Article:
Science Inventory

Adverse outcome pathway networks: Development, analytics, and applications

Citation:

Knapen, D., M. Angrish, M. Fortin, I. Katsiadaki, M. Leonard, L. Margiotta-Casaluci, S. Munn, J. O'Brien, N. Pollesch, C. Smith, X. Zhang, AND Dan Villeneuve. Adverse outcome pathway networks: Development, analytics, and applications. SETAC North America, Minneapolis, MN, November 12 - 16, 2017.

Impact/Purpose:

The US EPA is developing more cost effective and efficient ways to evaluate chemical safety using high throughput and computationally based testing strategies. An important component of this approach is the ability to translate chemical effects on fundamental biological processes like enzyme activities, gene expression, and basic cellular functions into what those effects mean to human health or ecosystem sustainability. The adverse outcome pathway framework was developed to facilitate that translation. The current presentation focuses on how to apply that framework to predict more complex interactions resulting from exposure to chemicals that cause multiple biological effects in an organism or exposures to mixtures of chemicals. It summarizes results and an expert workshop and lays out fundamental concepts that are expected to guide the derivation and application of AOP networks in research, risk assessment, and regulatory decision-making. This is foundational research aimed at addressing the challenges to predictive risk assessment that are posed by exposure to multiple chemicals, pleiotropic effects of single chemical exposures, and the diversity of effects chemicals may cause in different taxa, life-stages, or sexes of organisms. This research directly supports Task 2.3 under CSS Project 17.01.

Description:

Product Description:The US EPA is developing more cost effective and efficient ways to evaluate chemical safety using high throughput and computationally based testing strategies. An important component of this approach is the ability to translate chemical effects on fundamental biological processes like enzyme activities, gene expression, and basic cellular functions into what those effects mean to human health or ecosystem sustainability. The adverse outcome pathway framework was developed to facilitate that translation. The current work focuses on how to apply that framework to predict more complex interactions resulting from exposure to chemicals that cause multiple biological effects in an organism or exposures to mixtures of chemicals. This is critical work, as most real-world exposures to chemicals involve these more complex scenarios. Abstract: The adverse outcome pathway (AOP) framework was developed with a recognition that individual AOPs are a pragmatic unit for development and evaluation, but that application of AOPs in real-world exposure and assessment scenarios requires the ability to consider both interactions among multiple AOPs as well as convergent and/or divergent effects of chemical exposures depending on target organ, life-stage, taxa, etc. considered. AOP networks, defined as an assembly of two or more AOPs that share one or more key events, address these more multi-faceted applications of the framework. This presentation briefly outlines critical concepts concerning the development/derivation of AOP networks, how they may be analyzed, and illustrates how information derived from them can be applied. Network development focuses on querying and filtering the AOP knowledgebase to extract an AOP network appropriate for a given research question or problem formulation. Once an AOP network is derived, analytics based on graph theory and/or data layers superimposed on the network diagram may be applied to identify important features or attributes. These and other considerations can aid in the identification of critical pathways through the network that may either dominate observed empirical outcomes or may be most important to a given assessment or application. These concepts are illustrated through a number of application case studies, additionally recommendations for ways to further enhance the utility of AOP networks are provided. The contents of this presentation neither constitute nor necessarily reflect US EPA policy.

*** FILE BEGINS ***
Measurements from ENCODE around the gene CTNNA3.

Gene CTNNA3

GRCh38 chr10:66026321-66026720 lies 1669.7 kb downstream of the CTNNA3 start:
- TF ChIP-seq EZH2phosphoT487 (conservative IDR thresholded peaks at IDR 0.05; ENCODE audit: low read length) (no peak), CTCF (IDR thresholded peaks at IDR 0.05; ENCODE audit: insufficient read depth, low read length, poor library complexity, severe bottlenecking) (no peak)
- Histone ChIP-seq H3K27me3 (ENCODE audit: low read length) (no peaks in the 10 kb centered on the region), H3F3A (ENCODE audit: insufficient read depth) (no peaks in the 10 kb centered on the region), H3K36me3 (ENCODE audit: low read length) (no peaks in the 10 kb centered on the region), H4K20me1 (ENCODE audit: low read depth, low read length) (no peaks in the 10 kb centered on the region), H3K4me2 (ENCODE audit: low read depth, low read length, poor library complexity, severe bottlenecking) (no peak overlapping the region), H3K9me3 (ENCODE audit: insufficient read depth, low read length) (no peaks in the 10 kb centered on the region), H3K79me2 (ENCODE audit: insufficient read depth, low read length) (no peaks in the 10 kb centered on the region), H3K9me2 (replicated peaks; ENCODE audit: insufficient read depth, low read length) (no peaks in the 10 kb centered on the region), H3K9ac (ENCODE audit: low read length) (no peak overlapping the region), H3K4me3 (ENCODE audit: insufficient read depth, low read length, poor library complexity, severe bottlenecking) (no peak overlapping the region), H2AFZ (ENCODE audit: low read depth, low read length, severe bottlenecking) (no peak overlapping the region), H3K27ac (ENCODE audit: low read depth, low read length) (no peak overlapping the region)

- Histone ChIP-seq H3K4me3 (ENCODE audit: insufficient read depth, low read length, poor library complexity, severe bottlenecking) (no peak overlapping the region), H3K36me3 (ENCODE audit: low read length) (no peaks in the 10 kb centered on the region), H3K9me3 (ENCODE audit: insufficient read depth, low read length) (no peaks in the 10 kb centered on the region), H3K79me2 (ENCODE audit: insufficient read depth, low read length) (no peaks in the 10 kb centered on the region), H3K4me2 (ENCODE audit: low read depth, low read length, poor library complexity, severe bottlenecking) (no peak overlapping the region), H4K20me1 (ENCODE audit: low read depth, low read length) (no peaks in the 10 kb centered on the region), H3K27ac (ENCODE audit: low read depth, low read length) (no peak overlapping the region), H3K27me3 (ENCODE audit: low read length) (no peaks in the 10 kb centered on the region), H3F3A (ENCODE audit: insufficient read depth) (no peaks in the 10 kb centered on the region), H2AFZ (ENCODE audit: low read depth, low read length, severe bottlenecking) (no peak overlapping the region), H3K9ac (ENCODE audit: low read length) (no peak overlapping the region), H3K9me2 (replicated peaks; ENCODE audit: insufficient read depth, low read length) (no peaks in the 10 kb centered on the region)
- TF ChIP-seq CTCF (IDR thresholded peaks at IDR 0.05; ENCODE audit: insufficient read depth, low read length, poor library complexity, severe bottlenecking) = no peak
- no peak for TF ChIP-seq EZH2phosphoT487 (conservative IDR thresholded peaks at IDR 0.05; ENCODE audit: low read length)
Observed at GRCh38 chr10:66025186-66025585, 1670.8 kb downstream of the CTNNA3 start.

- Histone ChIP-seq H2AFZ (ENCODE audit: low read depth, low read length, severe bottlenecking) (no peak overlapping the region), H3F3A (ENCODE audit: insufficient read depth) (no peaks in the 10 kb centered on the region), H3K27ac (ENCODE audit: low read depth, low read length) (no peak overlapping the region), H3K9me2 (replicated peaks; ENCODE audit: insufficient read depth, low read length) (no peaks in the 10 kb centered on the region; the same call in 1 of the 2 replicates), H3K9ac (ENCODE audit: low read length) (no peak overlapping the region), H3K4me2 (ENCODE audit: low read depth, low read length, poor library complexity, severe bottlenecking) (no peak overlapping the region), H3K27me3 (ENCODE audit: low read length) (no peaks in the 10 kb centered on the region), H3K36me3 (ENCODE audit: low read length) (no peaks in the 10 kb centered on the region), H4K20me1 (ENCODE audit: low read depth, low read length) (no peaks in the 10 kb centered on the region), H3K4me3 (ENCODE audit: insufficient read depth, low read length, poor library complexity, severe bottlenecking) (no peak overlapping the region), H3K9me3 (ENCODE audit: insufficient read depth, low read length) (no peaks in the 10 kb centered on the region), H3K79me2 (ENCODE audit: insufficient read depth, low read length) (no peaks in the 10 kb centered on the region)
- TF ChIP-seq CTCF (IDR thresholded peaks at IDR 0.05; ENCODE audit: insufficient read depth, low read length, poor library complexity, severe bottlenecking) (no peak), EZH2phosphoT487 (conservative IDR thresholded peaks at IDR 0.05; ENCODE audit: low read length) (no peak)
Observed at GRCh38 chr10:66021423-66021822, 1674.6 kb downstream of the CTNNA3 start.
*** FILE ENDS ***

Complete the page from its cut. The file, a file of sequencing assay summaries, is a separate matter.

Record Details:

Record Type: DOCUMENT (PRESENTATION/SLIDE)
Product Published Date: 11/16/2017
Record Last Revised: 11/13/2017
OMB Category: Other
Record ID: 338268

Organization:

U.S. ENVIRONMENTAL PROTECTION AGENCY

OFFICE OF RESEARCH AND DEVELOPMENT

NATIONAL HEALTH AND ENVIRONMENTAL EFFECTS RESEARCH LABORATORY

MID-CONTINENT ECOLOGY DIVISION